From Drivers To Dressage; What To Be When We Grow Up!

As a child we all think about what we want to be when we grow up. Although some people end up following their childhood dream, be it medicine, music or sport, most never end up making a living from being a ‘digger driver’, astronaut or, in my case, Olympic gold medal winning decathlete Daley Thompson!

D-Day for Daley

The 1984 Los Angeles Olympics had a profound effect upon me. I would sit open mouthed in front of the television with the curtains closed to keep the blazing afternoon sun away from the screen, fascinated by the amazing feats of athletic achievement going on right before my eyes. To me, the athletes were like superheroes, with their flashy running kit and superhuman strength and speed. The Americans (especially the likes of Flo-Jo and Carl Lewis), were bringing glamour to track and field with painted nails, make-up and stylish 80’s haircuts. Although I envied their physical prowess and winning ways, my favourite by far was Daley. Something about the decathlon itself really drew me in. The fact that I could follow the emotional and physical rollercoaster of two days of competition as if I were there as part of the team myself really appealed to me.
I sat in awe and tense excitement as I watched our British hope, Big D; chase the Big G, as he called the gold medal. I even went as far as setting up my own rudimentary hurdles in my lounge using dining room chairs and garden cane, so I could run along with Daley; willing him on all the way. Funnily enough, even though I was still a stumpy-legged little 7 year old, I always beat Daley to the finish line over my three hurdles. I was clearly destined for great things!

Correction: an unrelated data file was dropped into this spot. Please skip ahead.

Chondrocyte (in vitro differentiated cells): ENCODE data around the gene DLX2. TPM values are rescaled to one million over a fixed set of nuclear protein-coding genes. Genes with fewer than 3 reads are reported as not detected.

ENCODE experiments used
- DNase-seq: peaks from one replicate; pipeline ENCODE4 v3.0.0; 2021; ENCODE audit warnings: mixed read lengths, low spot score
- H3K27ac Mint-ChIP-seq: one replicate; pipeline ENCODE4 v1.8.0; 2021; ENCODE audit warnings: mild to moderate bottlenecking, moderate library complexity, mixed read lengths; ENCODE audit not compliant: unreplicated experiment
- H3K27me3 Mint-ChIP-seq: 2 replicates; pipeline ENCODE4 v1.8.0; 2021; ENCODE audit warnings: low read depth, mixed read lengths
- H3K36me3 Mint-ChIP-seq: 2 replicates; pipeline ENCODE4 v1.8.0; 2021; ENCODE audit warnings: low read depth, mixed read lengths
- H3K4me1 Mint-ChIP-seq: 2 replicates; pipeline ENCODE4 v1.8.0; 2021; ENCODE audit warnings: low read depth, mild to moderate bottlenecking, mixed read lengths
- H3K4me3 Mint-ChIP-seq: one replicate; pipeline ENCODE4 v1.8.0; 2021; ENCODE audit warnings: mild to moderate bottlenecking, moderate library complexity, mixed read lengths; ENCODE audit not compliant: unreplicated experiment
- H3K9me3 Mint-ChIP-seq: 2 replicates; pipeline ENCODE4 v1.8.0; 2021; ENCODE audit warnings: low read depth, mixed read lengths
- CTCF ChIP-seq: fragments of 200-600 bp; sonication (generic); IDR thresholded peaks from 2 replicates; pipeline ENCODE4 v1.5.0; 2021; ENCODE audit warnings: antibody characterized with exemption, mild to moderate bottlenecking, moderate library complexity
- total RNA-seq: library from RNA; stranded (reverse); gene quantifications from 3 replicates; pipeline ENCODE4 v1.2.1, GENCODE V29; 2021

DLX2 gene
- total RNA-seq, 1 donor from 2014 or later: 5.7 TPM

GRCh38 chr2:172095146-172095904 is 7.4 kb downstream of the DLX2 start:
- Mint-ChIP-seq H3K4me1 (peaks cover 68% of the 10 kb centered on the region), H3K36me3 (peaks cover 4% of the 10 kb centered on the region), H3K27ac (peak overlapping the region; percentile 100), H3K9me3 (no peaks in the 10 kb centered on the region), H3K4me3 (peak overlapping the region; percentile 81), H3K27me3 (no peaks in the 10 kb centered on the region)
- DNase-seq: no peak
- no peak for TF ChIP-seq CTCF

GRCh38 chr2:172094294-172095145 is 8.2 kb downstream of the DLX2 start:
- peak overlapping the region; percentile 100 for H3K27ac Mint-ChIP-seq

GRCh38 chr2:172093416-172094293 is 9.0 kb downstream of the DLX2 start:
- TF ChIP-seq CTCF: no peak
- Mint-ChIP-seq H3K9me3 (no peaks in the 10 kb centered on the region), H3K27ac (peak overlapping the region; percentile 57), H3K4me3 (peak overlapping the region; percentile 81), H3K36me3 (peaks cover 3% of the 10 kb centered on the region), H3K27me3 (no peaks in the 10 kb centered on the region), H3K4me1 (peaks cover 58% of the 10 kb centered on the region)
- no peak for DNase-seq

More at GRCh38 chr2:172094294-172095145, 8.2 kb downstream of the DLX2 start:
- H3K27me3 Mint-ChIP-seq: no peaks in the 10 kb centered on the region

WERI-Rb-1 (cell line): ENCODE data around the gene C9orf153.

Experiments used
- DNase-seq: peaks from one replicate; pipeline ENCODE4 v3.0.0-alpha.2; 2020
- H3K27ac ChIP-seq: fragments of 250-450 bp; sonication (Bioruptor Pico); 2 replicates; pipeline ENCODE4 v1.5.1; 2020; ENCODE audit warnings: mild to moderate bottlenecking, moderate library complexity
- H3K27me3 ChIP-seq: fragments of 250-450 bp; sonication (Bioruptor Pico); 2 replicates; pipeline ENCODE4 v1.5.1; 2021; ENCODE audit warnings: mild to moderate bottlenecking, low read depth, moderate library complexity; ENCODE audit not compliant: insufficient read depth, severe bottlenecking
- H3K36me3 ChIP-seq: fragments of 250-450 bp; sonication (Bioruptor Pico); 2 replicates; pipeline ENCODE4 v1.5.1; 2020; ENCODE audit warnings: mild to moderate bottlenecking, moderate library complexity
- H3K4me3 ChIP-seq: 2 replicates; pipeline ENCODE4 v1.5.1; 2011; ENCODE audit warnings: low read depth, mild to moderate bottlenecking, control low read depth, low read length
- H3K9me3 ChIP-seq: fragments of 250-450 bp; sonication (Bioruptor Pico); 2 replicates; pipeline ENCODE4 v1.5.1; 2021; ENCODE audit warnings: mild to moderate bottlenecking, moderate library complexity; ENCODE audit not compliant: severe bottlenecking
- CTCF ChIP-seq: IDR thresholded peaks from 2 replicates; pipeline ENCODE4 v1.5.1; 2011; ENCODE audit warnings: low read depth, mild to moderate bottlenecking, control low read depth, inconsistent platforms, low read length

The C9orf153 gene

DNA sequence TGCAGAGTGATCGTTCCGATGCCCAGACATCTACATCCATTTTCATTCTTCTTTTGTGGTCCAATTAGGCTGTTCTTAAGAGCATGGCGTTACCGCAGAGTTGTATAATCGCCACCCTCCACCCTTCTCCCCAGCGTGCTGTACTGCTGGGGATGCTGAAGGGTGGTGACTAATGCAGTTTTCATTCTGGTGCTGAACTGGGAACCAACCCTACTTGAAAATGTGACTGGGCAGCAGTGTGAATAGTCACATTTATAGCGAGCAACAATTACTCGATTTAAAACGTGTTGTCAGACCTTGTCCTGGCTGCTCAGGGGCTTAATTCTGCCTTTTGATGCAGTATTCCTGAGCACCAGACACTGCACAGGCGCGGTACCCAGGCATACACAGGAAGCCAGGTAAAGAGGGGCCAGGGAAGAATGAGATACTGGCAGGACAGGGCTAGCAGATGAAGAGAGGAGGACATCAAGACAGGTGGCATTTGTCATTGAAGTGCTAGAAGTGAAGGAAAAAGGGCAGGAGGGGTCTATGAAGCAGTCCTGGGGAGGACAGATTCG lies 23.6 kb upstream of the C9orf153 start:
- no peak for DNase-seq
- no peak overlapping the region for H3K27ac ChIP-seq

Blind Ambition

The problem arose when I came to take part in a class assembly about careers. When asked by the teachers what we wanted to be, my friend Clare declared that she had aims to be a doctor. Steven and James both wanted to drive trains and Vanessa just wanted to sing. When I vocalised my ambition, my teacher did well to suppress her amusement and kindly explained that I could not have a career as ‘an actual person’, never mind one of a different sex and ethnicity.
From the Equine to the Ridiculous!
Somewhat despondent, I had a rethink and having recently watched the film National Velvet I had been quite seduced by the thought of horseracing and small, achievable tasks like being the first woman to win the Grand National! My pocket money of 50p per week wouldn’t quite stretch to the purchase of a horse and the necessary stable fees, so I went for the next best training device. A broomstick with a pillow attached to the end and a horse’s face scrawled on it in felt tipped pen. Dobbin the horse and I painstakingly devised a tough training regime of ‘clip clopping’ up and down our small back yard and leaping delicately over plant pots. Such was my Stanislavski style approach to my ‘horse training’ I would go to the pet shop and buy hay to feed to the broomstick and read books on horse health and hoof-care. I am only surprised that I stopped short of preventing potentially fatal doses of colic by administering pramox horse wormers via the broomstick’s breakfast!

 Rebel, Rebel

Unfortunately this did not go down any better with the school assembly organisers, especially when I refused to state that I wanted to be a nurse and had assembled children and parents rolling around laughing at my ambitious horseracing plans. I am still not entirely sure that they were laughing with me and Dobbin as we ‘clip-clopped’ up and down the school hall, but laugh they certainly did. Needless to say that we did not receive our respective Dolly Mixture rewards for taking part in the assembly and spent rather a long time in the Naughty Corner that afternoon.
As for my career, well, I’m still deciding on that.

Emily Starr is a writer who still yearns to own a horse and has made sure that she understands horse care issues such as the dangers of Colic that is caused by the lack of administration of pramox horse wormers, just in case!